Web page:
Isis (horn-rock band)
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|Past members||Carol MacDonald, Ginger Bianco, Suzi Ghezzi, Stella Bass, Nydia "Liberty" Mata, Lauren Draper, Lolly Bienenfield, Jeanie Fineberg, Margo Lewis, Faith Fusillo, Vivian Stoll, Barbara Cobb, Laurie Frink, Lynx Quicksilver|
The first two albums
Isis was formed in 1972 by Carol MacDonald (vocals/guitar) and Ginger Bianco (née Panabianco; drums), former members of 1960s female rock band Goldie & The Gingerbreads. To fill out the line-up, they recruited Susan Ghezzi (guitar), Stella Bass (vocals/bass), Nydia 'Liberty' Mata (percussion) and a horn-section featuring Jeanie Fineberg (sax/vocals), Lauren Draper (trumpet/vocals) and Lolly Bienenfield (trombone/vocals).
Isis built a solid following on the New York club circuit, and in 1973 became the fifth all-female band to sign to a major label (Buddah Records). In the fall of 1974 they released their self-titled debut album. The Isis album was produced by George "Shadow" Morton and drew comparisons to Chicago, Blood, Sweat & Tears, Earth Wind & Fire, and Santana, as well as Black Sabbath, Yes and Jethro Tull. The album cover—a photograph of the bandmembers in nothing but metallic bodypaint—created a sensation, and the LP reached Billboard's Top 100 chart.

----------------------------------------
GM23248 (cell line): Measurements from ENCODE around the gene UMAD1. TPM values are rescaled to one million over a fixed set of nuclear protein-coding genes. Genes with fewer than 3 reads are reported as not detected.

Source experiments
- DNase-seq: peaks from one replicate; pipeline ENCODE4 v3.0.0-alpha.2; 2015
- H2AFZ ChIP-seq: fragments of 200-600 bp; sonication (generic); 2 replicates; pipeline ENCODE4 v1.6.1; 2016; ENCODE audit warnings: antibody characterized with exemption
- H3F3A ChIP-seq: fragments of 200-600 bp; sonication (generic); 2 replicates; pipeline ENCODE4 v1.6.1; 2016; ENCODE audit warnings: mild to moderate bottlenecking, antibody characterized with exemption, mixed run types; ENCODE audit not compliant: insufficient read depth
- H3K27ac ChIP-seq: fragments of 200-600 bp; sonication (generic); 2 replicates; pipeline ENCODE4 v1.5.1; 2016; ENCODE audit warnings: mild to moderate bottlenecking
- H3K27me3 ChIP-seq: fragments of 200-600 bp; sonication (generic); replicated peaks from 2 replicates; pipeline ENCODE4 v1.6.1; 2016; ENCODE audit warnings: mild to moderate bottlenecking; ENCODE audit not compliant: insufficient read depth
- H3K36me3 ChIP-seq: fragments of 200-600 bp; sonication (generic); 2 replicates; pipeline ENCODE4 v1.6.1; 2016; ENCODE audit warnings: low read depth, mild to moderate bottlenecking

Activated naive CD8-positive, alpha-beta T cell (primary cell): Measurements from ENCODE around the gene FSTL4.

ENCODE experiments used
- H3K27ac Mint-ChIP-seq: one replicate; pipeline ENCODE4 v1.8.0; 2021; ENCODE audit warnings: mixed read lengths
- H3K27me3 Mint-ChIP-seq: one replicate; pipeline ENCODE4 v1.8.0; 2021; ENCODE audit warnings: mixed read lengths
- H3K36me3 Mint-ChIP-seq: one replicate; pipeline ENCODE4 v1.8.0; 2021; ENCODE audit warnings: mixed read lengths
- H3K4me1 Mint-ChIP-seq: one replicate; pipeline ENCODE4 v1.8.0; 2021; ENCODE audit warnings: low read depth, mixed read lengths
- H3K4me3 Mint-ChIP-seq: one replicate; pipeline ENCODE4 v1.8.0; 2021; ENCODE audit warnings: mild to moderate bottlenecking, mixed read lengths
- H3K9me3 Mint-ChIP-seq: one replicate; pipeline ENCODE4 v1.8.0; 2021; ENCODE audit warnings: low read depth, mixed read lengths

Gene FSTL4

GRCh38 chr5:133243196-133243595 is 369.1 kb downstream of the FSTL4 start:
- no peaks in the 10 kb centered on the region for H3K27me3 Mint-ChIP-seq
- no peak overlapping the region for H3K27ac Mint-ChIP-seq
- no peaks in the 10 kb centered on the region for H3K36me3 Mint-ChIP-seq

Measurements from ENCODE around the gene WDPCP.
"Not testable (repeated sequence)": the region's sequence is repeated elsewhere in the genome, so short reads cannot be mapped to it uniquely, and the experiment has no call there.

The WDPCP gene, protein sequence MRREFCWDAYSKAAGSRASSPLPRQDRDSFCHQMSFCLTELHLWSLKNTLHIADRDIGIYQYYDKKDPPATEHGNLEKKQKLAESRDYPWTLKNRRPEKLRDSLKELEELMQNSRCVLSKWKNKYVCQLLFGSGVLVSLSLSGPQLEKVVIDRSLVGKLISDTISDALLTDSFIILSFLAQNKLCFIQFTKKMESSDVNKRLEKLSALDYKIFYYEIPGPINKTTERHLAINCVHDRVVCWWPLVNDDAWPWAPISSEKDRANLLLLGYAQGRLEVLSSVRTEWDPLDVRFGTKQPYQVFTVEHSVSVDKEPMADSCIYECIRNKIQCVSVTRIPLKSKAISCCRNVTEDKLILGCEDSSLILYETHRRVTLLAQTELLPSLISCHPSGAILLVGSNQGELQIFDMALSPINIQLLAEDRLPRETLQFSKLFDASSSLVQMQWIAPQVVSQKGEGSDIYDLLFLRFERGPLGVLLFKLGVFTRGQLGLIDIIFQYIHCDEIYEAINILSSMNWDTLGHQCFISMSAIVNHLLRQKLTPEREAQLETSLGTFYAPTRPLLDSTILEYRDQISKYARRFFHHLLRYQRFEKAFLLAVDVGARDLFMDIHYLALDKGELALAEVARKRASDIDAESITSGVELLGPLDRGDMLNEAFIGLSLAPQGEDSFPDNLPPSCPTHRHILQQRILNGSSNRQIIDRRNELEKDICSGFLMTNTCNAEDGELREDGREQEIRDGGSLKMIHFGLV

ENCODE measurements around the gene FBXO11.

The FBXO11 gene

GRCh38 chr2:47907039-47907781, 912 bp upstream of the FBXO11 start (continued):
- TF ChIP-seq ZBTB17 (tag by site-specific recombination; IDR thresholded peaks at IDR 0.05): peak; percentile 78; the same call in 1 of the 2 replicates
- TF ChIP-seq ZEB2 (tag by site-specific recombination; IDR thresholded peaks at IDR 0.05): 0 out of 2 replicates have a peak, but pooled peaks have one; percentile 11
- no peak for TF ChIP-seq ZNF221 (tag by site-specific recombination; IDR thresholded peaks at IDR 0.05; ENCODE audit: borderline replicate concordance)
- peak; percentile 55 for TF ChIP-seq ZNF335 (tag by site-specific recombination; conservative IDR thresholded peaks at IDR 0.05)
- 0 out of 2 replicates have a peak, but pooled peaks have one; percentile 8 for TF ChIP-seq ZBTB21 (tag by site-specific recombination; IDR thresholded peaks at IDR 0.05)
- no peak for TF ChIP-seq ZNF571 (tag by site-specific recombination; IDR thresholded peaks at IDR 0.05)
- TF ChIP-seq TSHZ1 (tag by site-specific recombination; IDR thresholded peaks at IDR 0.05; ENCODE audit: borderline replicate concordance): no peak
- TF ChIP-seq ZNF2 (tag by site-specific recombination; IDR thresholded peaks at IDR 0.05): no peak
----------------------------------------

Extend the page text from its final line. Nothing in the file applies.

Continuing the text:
Despite receiving positive reviews for the album and live appearances, Isis failed to reach mainstream audiences. One possibility for the resistance encountered by the band may have been singer Carol MacDonald's unwillingness to deny her homosexuality, which she sang about in the song "She Loves Me".
As time went on, the group scored support slots with the biggest acts of the day, including KISS, Aerosmith, The Beach Boys, and Lynyrd Skynyrd, among others. In 1974, Susan Ghezzi (guitar) was replaced by Renata Ferrer and Lauren Draper was replaced by Ellen Seeling. The band also added Edith Dankowitz (sax/vocals) and former Gingerbreads organist, Margo Lewis (B-3).
In 1975, this incarnation of Isis recorded the group's follow-up album Ain't No Backin' Up Now, with producer/songwriter Allen Toussaint at his studio in New Orleans. (Toussaint had just completed recording "Lady Marmalade" with LaBelle). Ain't No Backin' Up Now relies on soul, funk, and disco influences and featured a guest-appearance by guitarist June Millington, fresh from the break-up of Fanny. Reviewing it in Christgau's Record Guide: Rock Albums of the Seventies (1981), Robert Christgau wrote: